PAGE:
To improve transportation in the county, we need more than one way to get around. People in different parts of the county want transportation options that work for them. Rural, suburban, and areas that are being redeveloped should also be given ways to move that fit their community and how it’s growing.
If the Transit Development Plan is implemented, transit will connect more suburban and rural communities of the county to jobs, shopping, education, and entertainment, reducing the need for long car trips on congested roads.
Gwinnett residents are excited for enhanced transit services, improved local and regional connectivity, and accompanying infrastructure like sidewalks and passenger amenities that support the high-quality system.
The Transit Development Plan provides recommendations that will connect transit to more places, and it accounts for anticipated growth in areas like Rowen, Gwinnett Place Mall, OFS, Gas South District, and more.
Shared ride, also referred to as microtransit, is a flexible, on-demand service where riders can use an app to request and pay for their ride. The service will:
- Operate 18 hours a day, seven days a week with a maximum wait time of 20 minutes
- Serve 100 percent of Gwinnett by 2033
- Be available in key destinations like the Mall of Georgia, Sugarloaf Mills, Stone Mountain, and more
The service is currently available in Snellville and Lawrenceville.
County ride, also referred to as local fixed-route service, has consistently spaced bus stops and a set schedule. The service will:
- Operate 12 to 18 hours a day, seven days a week with 15- to 30-minute headways, the average time between scheduled trips on a route
- Allow riders to transfer to other routes and services
- Expand to add 18 routes between 2027 to 2043
- Be available between Stone Mountain and Loganville, Suwanee and the Gwinnett Place Transit Center, and Dacula
Quick ride, also referred to as bus rapid transit lite, is a high-frequency service that will move more people quickly with bus priority improvements. The service will:
- Operate 12 to 18 hours a day, seven day a week with 15- to 20-minute headways
- Have eight routes implemented by 2036
- Include transit signal priority, queue jumps, and enhanced stops
- Provide connections between Peachtree Corners and OFS, Gwinnett Place Mall and Snellville, Sugar Hill and Gwinnett Place Mall, Lawrenceville and Centerville, and more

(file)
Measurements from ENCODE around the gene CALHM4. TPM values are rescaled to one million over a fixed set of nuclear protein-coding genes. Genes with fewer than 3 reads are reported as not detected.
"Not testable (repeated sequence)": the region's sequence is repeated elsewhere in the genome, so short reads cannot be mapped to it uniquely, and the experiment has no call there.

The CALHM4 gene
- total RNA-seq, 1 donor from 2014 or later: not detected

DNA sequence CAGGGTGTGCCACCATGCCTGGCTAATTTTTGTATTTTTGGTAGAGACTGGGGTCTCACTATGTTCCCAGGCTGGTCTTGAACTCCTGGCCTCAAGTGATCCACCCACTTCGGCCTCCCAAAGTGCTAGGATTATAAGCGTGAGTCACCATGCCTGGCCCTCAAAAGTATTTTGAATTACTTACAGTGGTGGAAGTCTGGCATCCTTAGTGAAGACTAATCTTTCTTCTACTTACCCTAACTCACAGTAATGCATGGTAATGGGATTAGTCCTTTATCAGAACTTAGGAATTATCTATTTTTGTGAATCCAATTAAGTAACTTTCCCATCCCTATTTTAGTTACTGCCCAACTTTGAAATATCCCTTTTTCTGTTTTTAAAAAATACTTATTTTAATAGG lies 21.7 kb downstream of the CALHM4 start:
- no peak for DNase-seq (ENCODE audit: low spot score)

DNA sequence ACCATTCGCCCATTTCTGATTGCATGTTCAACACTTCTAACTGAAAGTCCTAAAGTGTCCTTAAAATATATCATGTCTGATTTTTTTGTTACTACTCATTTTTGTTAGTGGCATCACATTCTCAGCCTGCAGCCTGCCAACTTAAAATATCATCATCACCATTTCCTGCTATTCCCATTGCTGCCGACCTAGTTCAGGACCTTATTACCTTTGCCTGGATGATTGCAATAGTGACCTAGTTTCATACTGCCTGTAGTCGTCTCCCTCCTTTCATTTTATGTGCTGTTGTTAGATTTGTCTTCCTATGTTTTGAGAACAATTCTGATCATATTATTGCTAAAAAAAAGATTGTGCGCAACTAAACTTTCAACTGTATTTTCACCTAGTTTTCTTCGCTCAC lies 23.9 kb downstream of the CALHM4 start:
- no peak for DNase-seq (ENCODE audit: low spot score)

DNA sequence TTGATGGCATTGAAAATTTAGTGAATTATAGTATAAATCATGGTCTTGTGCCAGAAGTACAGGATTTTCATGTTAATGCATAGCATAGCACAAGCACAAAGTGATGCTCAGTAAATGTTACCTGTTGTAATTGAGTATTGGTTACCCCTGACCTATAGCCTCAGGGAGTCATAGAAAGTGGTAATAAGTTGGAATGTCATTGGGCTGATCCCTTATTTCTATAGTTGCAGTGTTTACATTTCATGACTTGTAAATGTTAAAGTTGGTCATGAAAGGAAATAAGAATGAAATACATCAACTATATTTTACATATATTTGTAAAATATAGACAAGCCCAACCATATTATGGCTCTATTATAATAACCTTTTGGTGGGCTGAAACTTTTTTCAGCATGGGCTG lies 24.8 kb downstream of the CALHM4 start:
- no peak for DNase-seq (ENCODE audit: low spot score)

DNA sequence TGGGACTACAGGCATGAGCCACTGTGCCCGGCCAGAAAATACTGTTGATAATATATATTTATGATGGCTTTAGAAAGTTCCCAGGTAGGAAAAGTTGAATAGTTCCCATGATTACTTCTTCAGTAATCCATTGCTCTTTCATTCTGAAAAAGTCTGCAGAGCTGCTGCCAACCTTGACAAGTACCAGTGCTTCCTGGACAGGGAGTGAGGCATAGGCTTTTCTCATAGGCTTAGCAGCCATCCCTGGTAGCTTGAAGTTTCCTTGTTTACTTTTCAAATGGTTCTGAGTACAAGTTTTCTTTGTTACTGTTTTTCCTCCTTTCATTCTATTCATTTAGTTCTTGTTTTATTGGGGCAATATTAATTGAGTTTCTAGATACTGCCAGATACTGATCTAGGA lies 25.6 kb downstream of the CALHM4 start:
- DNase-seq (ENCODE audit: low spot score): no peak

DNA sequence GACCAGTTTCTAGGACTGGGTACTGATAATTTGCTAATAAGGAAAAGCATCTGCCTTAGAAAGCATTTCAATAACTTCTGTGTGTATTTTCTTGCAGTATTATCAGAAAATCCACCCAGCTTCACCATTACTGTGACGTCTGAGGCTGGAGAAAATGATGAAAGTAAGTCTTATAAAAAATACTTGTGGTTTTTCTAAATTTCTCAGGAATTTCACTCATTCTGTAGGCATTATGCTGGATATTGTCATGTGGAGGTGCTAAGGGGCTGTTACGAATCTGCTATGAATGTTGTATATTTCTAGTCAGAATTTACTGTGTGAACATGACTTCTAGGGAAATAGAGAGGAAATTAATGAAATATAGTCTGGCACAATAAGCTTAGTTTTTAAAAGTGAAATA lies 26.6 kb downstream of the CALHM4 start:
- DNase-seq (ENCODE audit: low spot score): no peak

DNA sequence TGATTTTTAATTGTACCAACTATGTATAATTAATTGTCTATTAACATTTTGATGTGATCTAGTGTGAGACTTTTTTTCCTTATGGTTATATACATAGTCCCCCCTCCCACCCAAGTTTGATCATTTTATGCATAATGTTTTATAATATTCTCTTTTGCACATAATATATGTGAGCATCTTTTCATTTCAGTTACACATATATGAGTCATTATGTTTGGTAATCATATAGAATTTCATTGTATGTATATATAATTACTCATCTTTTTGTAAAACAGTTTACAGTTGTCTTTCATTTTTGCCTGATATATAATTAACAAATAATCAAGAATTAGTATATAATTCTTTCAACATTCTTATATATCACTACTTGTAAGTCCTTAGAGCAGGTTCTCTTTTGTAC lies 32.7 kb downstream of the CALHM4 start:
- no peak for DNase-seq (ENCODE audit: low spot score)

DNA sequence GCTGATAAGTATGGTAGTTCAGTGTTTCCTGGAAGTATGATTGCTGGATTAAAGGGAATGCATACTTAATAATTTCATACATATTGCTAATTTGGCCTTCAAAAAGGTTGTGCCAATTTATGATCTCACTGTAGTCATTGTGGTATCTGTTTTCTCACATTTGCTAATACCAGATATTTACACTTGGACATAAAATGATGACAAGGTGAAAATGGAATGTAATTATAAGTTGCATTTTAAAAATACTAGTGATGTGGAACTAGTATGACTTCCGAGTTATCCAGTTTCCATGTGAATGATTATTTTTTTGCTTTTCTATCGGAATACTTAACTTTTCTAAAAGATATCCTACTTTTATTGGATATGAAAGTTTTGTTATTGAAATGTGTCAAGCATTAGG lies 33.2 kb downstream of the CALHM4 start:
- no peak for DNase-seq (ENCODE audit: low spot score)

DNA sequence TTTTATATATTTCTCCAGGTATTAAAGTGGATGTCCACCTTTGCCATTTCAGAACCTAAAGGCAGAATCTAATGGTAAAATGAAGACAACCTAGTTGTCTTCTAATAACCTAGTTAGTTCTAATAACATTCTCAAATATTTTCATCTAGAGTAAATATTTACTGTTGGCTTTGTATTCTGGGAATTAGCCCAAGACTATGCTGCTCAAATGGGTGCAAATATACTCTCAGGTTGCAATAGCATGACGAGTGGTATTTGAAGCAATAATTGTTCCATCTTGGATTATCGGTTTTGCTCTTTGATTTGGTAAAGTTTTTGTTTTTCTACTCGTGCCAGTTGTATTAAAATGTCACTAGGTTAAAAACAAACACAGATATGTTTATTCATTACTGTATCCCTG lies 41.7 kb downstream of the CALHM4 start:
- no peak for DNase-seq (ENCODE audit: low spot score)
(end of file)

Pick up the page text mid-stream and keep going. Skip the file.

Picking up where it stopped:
Rapid ride, also known as bus rapid transit, moves large numbers of people to their destinations quickly and with high frequency. Compared to the quick ride service, rapid ride has limited stops, bus-only lanes, transit signal priority, queue jumps, and off-board payment. The service will:
- Operate 18 hours a day, seven days a week with 10- to 15-minute headways
- Begin in 2036, traveling from the proposed Lawrenceville Transit Center to the Doraville MARTA Station
- Serve major activity centers along the route, including Northside Hospital Gwinnett, Sugarloaf Mills, Gwinnett Technical College, Gas South District, and OFS
- Use Hurricane Shoals Road, Duluth Highway, Sugarloaf Parkway, Satellite Boulevard, Jimmy Carter Boulevard, and Buford Highway
Airport ride will provide two connections from Gwinnett to Hartsfield-Jackson Atlanta International Airport. The service will:
- Operate 14 hours a day, seven days a week with 60-minute headways
- Begin operation in 2027 with two routes in Snellville and the I-985 Park and Ride
Transit Transfer Facilities
Transit transfer facilities will allow customers to connect to other routes and travel modes, including small, medium, and large transit transfer facilities.
Two large transit transfer facilities are currently underway at Gwinnett Place Mall and in Lawrenceville.
The Transit Development Plan aims to:
- Provide an alternative to congested roads
- Reduce parking demands and congestion
- Offer safer options than driving
- Reduce transportation costs for all users
- Give an alternative to building new roads
- Improve mobility for non-drivers
- Lower dependency on oil and gas
- Reduce transportation emissions
Currently, Ride Gwinnett’s transit system is funded by:
- Gwinnett County property owners through the County general fund
- The federal government through federal formula funds and discretionary grants
- Ride Gwinnett customers through fares
The Transit Development Plan proposes a transition away from annual property taxes towards a 1 percent dedicated sales tax – the most common funding source used nationally for transportation. This sales tax would be paid by all consumers that purchase goods within the county, shifting the burden away from Gwinnett’s property owners to all residents, businesses, and visitors.
Within the first 10 years, this Transit SPLOST would deliver:
- 100 percent countywide shared ride service
- 115 miles of quick ride service
- 26 miles of rapid ride service
- 20 transit transfer centers
- Two airport ride connections
- Nearly 346 miles of county ride service